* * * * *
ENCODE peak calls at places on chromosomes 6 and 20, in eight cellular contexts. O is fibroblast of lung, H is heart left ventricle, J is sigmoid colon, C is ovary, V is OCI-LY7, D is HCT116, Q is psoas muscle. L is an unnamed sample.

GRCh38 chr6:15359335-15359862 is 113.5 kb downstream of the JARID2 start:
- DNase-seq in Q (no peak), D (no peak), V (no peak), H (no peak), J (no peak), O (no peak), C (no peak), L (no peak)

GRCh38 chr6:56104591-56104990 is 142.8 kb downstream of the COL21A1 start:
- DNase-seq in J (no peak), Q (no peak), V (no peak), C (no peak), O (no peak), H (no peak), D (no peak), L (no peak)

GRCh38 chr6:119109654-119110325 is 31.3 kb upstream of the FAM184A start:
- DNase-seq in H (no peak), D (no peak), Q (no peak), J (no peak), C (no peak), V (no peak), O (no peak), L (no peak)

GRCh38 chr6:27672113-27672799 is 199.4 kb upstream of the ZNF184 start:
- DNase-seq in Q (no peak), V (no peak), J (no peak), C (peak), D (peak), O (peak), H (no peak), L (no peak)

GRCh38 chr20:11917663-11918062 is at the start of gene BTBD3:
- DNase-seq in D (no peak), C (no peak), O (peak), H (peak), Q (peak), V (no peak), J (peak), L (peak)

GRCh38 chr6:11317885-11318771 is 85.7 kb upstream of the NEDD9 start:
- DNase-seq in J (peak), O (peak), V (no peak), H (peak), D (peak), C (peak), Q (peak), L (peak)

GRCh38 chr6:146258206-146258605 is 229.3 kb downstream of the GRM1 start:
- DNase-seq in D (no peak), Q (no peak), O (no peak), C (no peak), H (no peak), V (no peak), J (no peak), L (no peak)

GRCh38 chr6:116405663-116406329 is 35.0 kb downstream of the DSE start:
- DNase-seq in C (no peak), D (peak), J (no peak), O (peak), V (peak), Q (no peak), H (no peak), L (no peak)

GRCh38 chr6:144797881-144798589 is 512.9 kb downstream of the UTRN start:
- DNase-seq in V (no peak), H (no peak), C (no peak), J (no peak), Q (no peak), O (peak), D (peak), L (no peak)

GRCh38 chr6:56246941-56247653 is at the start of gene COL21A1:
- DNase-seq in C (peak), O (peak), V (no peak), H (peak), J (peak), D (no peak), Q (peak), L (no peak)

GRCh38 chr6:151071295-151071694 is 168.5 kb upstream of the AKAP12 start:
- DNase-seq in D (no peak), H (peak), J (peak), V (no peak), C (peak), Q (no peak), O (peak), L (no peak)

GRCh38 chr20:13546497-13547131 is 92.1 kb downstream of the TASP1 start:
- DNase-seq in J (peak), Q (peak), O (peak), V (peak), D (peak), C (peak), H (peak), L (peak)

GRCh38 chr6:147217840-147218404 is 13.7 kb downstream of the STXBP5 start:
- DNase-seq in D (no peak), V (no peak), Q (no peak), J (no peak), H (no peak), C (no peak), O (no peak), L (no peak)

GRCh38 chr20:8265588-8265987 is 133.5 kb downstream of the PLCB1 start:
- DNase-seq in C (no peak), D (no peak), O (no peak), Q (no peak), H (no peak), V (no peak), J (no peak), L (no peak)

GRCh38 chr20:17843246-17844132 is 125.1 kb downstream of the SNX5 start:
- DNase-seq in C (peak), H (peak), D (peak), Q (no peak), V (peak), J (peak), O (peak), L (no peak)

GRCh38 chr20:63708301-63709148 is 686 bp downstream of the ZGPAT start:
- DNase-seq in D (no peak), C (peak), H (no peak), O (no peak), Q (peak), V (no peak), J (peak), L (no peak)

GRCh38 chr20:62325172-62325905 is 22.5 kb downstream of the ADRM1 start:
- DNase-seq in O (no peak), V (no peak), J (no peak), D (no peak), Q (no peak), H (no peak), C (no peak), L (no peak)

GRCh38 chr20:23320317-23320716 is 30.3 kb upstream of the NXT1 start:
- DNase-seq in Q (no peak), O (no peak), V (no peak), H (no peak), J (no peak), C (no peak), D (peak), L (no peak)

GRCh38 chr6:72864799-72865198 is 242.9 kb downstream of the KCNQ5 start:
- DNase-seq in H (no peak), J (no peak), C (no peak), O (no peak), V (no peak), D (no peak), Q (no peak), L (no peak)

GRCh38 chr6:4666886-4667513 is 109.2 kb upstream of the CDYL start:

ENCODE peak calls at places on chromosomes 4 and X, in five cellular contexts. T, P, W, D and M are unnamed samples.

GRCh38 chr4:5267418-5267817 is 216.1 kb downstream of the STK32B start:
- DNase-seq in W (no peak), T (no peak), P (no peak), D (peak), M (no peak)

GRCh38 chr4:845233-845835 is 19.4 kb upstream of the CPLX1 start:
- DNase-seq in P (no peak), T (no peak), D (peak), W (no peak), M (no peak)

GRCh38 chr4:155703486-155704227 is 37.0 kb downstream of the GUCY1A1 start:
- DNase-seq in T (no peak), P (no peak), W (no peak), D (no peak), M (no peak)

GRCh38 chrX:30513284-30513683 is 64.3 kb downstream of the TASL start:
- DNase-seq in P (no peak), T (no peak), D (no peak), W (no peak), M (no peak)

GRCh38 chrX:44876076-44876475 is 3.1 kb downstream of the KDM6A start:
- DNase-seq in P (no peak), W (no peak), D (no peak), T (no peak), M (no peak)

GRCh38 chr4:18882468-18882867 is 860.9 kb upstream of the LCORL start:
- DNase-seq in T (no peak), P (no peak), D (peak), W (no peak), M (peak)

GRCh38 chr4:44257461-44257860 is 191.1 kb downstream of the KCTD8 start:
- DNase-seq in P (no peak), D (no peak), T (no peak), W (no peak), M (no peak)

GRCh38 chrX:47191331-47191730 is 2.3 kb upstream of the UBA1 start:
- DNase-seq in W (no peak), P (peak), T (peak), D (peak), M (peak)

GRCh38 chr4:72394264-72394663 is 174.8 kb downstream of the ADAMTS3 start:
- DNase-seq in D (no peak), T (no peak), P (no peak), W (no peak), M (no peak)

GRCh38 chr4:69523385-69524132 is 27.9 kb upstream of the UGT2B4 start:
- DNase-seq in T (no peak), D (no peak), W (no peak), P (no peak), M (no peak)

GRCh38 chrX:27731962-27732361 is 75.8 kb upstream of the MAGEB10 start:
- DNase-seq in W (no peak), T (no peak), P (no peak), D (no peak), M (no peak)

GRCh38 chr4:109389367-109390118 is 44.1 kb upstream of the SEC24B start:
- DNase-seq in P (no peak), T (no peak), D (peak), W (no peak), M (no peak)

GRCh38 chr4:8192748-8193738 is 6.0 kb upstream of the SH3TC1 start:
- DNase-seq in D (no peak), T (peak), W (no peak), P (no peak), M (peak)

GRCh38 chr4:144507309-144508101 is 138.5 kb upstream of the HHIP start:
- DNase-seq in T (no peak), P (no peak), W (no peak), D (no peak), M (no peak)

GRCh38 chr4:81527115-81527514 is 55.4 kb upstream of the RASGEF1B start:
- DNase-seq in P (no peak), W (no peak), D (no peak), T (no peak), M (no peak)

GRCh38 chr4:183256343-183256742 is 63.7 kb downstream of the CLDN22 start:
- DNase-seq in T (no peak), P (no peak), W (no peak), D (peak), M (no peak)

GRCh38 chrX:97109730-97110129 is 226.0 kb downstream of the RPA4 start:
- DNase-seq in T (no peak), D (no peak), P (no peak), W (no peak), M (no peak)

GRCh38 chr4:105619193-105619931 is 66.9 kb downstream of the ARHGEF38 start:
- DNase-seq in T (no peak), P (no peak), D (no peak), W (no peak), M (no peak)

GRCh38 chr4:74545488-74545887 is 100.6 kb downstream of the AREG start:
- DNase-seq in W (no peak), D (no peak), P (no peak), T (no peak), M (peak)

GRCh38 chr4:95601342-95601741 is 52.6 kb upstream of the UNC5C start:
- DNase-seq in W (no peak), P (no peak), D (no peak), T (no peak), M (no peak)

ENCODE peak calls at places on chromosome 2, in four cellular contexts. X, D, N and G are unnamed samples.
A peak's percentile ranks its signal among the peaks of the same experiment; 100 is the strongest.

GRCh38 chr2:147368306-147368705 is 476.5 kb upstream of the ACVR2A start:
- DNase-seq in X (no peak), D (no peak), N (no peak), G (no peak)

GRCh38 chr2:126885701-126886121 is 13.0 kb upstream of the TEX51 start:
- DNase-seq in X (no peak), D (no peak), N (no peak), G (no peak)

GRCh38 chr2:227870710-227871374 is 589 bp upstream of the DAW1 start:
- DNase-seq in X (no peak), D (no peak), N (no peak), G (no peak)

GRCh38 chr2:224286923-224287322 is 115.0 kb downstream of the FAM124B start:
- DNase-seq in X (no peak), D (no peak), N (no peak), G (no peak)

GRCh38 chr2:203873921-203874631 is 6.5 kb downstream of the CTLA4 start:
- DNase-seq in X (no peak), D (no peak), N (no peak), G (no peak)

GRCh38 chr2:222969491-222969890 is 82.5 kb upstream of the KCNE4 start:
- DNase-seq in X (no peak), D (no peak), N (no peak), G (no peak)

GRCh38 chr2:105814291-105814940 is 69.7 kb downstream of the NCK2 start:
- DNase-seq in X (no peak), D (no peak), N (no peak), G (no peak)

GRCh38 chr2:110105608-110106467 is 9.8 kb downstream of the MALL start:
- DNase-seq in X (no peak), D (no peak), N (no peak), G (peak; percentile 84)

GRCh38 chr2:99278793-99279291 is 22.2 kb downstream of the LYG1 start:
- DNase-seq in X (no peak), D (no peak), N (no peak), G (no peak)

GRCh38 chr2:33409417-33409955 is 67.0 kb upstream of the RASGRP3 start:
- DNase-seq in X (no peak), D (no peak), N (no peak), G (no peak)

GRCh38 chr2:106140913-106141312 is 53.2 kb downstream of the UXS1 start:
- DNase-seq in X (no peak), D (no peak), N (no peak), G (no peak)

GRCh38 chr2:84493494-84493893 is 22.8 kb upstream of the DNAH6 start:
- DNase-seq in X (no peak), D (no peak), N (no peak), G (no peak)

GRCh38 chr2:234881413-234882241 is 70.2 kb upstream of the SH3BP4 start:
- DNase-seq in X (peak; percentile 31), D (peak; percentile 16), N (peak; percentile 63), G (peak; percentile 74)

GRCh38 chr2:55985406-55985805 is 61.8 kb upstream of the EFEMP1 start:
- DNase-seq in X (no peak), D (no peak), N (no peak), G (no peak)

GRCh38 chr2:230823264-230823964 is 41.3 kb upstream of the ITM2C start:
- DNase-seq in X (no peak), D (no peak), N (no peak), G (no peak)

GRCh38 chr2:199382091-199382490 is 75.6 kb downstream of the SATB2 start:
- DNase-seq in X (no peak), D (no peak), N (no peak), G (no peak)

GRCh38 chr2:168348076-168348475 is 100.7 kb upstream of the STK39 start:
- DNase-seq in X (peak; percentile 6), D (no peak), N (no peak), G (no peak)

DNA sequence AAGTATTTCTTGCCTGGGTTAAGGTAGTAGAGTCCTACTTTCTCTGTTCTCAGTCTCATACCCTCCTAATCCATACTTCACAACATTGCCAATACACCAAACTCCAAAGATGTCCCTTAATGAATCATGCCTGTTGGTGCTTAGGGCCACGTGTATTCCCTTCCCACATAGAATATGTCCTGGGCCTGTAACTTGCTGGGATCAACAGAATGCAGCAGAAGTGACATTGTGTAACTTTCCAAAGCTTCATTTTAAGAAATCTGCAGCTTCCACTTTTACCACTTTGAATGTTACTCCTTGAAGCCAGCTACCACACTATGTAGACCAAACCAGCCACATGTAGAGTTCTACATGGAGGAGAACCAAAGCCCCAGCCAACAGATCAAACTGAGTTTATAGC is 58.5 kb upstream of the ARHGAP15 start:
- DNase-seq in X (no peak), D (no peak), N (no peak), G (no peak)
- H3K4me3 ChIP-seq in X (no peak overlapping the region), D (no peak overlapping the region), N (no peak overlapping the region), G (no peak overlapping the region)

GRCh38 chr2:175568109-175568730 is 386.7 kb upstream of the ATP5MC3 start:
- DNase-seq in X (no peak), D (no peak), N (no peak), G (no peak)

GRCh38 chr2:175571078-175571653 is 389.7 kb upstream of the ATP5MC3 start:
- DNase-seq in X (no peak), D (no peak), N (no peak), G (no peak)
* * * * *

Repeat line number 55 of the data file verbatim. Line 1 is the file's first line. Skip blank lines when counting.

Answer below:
- DNase-seq in P (no peak), D (no peak), T (no peak), W (no peak), M (no peak)